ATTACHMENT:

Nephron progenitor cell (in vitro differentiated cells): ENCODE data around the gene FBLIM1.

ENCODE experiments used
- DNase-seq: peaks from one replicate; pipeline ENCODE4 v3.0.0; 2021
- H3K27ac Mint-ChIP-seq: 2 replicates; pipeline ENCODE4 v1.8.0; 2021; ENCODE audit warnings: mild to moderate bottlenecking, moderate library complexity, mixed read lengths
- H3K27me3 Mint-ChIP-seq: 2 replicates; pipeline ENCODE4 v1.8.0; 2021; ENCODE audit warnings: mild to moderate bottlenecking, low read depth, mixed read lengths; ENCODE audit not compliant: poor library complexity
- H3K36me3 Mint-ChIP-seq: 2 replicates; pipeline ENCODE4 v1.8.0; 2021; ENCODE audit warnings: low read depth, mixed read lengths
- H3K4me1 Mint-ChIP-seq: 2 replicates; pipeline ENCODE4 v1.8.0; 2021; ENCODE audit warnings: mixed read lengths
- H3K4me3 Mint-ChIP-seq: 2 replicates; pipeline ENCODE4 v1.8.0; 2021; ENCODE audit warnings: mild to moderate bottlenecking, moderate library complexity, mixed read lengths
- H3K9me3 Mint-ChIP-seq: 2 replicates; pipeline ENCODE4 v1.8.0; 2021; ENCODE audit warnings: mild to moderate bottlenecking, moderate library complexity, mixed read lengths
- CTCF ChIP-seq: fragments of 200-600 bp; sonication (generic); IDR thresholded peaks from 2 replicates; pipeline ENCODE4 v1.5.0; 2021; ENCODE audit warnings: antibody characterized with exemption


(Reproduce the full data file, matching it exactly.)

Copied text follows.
Nephron progenitor cell (in vitro differentiated cells): ENCODE data around the gene FBLIM1.

ENCODE experiments used
- DNase-seq: peaks from one replicate; pipeline ENCODE4 v3.0.0; 2021
- H3K27ac Mint-ChIP-seq: 2 replicates; pipeline ENCODE4 v1.8.0; 2021; ENCODE audit warnings: mild to moderate bottlenecking, moderate library complexity, mixed read lengths
- H3K27me3 Mint-ChIP-seq: 2 replicates; pipeline ENCODE4 v1.8.0; 2021; ENCODE audit warnings: mild to moderate bottlenecking, low read depth, mixed read lengths; ENCODE audit not compliant: poor library complexity
- H3K36me3 Mint-ChIP-seq: 2 replicates; pipeline ENCODE4 v1.8.0; 2021; ENCODE audit warnings: low read depth, mixed read lengths
- H3K4me1 Mint-ChIP-seq: 2 replicates; pipeline ENCODE4 v1.8.0; 2021; ENCODE audit warnings: mixed read lengths
- H3K4me3 Mint-ChIP-seq: 2 replicates; pipeline ENCODE4 v1.8.0; 2021; ENCODE audit warnings: mild to moderate bottlenecking, moderate library complexity, mixed read lengths
- H3K9me3 Mint-ChIP-seq: 2 replicates; pipeline ENCODE4 v1.8.0; 2021; ENCODE audit warnings: mild to moderate bottlenecking, moderate library complexity, mixed read lengths
- CTCF ChIP-seq: fragments of 200-600 bp; sonication (generic); IDR thresholded peaks from 2 replicates; pipeline ENCODE4 v1.5.0; 2021; ENCODE audit warnings: antibody characterized with exemption